Reason for serving: “Our family has been involved in the oyster industry for more than 142 years as well as involved in creating the old Oyster Commission in 1902. I have been a champion of the oyster industry with a lot of help from my family and friends during my 39-year career running our oyster house in the French Quarter. I look forward to bringing to the Commission my experience and expertise in the oyster business and as a proponent of coastal restoration.’’
While Louisiana's first wildlife conservation law was passed in 1857, and many regulations regarding oysters were passed in the late 1800s, it was not until 1909 that a formal body was appointed and given the task of overseeing wildlife and fisheries conservation in the state. In 1909, Governor John Parker, an avid conservationist and friend and hunting partner of President Theodore Roosevelt, convinced the Louisiana Legislature to create the Louisiana Board of Commissioners for the Protection of Birds, Game, and Fish. One year later, in 1910, the Louisiana Oyster Commission (which had been created in 1902) merged with the Board of Commissioners to form the Louisiana Department of Conservation.
Act 127 of 1912 constitutionally created the Conservation Commission of Louisiana as a department of Louisiana's state government, with the mission of providing for the protection of the state's birds, fish, shellfish, wild quadrupeds, forestry, and mineral resources.
Act 105 of 1918 changed the name of the agency back to the Department of Conservation and directed that it be controlled by an officer known as the Commissioner of Conservation, who would be appointed by the Governor, by and with the consent of the Senate, for a term of four years.
The Department of Conservation continued in the role of lead agency in charge of wildlife and fisheries conservation until the Louisiana Department of Wildlife and Fisheries was officially created on December 11, 1944, in accordance with the terms of a Constitutional Amendment approved by the people of Louisiana on November 7, 1944. This amendment separated the former Department of Conservation into three independent state agencies: the Department of Wildlife and Fisheries, the Louisiana Forestry Commission, and a new Department of Conservation.
Initially, the Department of Wildlife and Fisheries was directed by a Commissioner, who was appointed by the Governor. Governor Jimmie H. Davis appointed John G. Appel as the first Commissioner of the Department.
In 1952, another Constitutional Amendment changed the name of the Department of Wildlife and Fisheries to the Louisiana Wildlife and Fisheries Commission and also established a commission of seven members to oversee and direct the activities of the agency. For day-to-day management and administration, the Commission was directed to appoint (hire) a Director of the Commission.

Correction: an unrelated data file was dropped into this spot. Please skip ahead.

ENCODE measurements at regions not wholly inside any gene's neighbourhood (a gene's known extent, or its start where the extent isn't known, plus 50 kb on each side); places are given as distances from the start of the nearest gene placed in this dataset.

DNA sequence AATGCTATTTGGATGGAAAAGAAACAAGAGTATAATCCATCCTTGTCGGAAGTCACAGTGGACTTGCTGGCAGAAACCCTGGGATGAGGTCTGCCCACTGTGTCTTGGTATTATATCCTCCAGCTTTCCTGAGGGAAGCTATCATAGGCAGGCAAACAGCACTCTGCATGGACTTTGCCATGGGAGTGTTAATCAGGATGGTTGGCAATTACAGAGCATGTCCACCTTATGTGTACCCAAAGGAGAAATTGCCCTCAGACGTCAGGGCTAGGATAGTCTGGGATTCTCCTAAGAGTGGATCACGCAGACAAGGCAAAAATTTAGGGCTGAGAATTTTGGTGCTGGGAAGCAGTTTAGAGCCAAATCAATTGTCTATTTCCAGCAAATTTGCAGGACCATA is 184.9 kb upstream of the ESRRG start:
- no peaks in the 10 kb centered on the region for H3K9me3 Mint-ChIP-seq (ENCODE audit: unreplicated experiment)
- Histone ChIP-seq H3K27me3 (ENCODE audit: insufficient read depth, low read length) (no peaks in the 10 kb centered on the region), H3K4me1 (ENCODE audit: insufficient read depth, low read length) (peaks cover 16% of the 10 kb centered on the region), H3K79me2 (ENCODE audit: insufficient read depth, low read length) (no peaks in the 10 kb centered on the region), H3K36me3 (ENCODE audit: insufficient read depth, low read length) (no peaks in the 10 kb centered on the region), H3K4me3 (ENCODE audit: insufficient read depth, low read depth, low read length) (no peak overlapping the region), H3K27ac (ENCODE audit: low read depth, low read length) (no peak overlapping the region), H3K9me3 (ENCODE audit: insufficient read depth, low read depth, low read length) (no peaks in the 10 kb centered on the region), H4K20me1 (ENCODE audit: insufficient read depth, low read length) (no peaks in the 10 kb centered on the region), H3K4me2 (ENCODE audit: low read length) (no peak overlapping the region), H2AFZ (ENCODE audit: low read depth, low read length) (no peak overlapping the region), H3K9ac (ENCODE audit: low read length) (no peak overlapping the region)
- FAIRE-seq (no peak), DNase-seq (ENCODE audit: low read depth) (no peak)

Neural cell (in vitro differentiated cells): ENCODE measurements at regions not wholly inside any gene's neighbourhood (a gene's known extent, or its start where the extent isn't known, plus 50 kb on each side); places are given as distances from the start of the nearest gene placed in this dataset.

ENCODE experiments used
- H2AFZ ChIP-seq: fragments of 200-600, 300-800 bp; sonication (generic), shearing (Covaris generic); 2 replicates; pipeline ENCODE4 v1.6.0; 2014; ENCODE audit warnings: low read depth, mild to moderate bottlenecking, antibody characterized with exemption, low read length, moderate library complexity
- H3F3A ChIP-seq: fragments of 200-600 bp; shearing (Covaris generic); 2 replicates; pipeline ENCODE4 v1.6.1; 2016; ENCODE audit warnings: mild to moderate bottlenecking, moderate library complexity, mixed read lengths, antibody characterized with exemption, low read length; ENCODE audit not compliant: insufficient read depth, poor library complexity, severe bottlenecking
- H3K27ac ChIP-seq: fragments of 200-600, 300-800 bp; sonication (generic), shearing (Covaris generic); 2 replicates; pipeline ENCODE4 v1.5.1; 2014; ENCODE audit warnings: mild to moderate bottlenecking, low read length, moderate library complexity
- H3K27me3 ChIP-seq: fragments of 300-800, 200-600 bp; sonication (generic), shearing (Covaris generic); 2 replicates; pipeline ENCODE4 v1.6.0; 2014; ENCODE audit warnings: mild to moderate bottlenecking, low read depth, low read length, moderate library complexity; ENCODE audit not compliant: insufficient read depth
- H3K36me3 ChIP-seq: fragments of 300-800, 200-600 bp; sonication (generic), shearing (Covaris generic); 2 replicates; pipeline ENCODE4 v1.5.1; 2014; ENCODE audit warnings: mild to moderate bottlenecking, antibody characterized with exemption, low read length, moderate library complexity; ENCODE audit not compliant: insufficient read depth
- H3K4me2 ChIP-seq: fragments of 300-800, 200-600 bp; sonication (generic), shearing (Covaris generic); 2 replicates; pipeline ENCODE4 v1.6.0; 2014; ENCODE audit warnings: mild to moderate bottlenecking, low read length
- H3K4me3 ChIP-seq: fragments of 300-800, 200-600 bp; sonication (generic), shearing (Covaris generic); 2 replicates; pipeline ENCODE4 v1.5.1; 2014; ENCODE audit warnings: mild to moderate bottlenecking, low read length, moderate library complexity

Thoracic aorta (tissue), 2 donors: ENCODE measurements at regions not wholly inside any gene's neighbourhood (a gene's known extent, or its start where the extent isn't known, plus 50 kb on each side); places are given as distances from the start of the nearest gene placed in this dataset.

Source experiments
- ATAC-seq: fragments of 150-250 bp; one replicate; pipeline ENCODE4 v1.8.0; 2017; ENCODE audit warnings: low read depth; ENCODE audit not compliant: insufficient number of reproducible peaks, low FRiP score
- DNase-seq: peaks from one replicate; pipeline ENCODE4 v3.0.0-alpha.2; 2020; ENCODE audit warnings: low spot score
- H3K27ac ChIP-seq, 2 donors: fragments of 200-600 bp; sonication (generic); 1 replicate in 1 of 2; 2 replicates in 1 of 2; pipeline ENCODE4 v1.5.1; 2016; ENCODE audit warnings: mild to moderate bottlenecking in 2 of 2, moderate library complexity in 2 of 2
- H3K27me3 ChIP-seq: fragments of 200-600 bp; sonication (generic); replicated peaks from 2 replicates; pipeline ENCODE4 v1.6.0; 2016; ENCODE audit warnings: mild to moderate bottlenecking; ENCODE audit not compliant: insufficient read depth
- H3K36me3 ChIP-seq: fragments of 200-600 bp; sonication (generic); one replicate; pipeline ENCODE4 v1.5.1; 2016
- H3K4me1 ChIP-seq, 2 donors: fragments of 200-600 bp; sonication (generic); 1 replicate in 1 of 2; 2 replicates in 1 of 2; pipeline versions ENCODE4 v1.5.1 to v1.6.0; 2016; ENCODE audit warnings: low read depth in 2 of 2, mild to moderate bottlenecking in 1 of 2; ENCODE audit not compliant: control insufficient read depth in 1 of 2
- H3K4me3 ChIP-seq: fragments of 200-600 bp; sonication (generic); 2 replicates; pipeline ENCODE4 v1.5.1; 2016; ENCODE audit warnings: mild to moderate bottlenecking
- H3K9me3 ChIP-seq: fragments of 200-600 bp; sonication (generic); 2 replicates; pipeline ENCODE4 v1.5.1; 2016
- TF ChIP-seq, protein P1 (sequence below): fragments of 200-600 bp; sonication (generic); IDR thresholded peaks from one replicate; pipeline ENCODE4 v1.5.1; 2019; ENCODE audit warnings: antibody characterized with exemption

This confusing terminology, with a commission (board) managing the Commission (agency), continued until 1974, when the new Louisiana Constitution was completed and approved by voters. All of the old sections and amendments regarding normal functioning and administration of the agency were removed from the Constitution, retaining only the language regarding the composition and appointment of the seven-member Louisiana Wildlife and Fisheries Commission, as follows:
(A) Members; Terms. The control and supervision of the wildlife of the state, including all aquatic life, is vested in the Louisiana Wildlife and Fisheries Commission. The commission shall be in the executive branch and shall consist of seven members appointed by the governor, subject to confirmation by the Senate. Six members shall serve overlapping terms of six years, and one member shall serve a term concurrent with that of the governor. Three members shall be electors of the coastal parishes and representatives of the commercial fishing and fur industries, and four shall be electors from the state at large other than representatives of the commercial fishing and fur industries, as provided by law. No member who has served six years or more shall be eligible for reappointment.
(B) Duties; Compensation. The functions, duties, and responsibilities of the commission, and the compensation of its members, shall be provided by law.
The Louisiana Legislature subsequently created the Louisiana Department of Wildlife and Fisheries as part of Act 720 of 1975, the Executive Reorganization Act, which legislated the establishment of 20 cabinet level state agencies. The name and administrative structure of LDWF were codified in R.S. 36: §601-609, and §610 details (43) commissions and preserves that were transferred into the new department.
While Act 720 changed the role of the Louisiana Wildlife and Fisheries Commission from administration to policy-making, the make-up of the Commission remains essentially the same today as when it was first conceived back in 1952: six members with 6-year terms plus one member whose term runs concurrently with the Governor. Three of the seven members are to be representatives of the commercial fishing and fur industries from the coastal parishes, and four members are "other than representatives of the commercial fishing and fur industries" from the state at-large.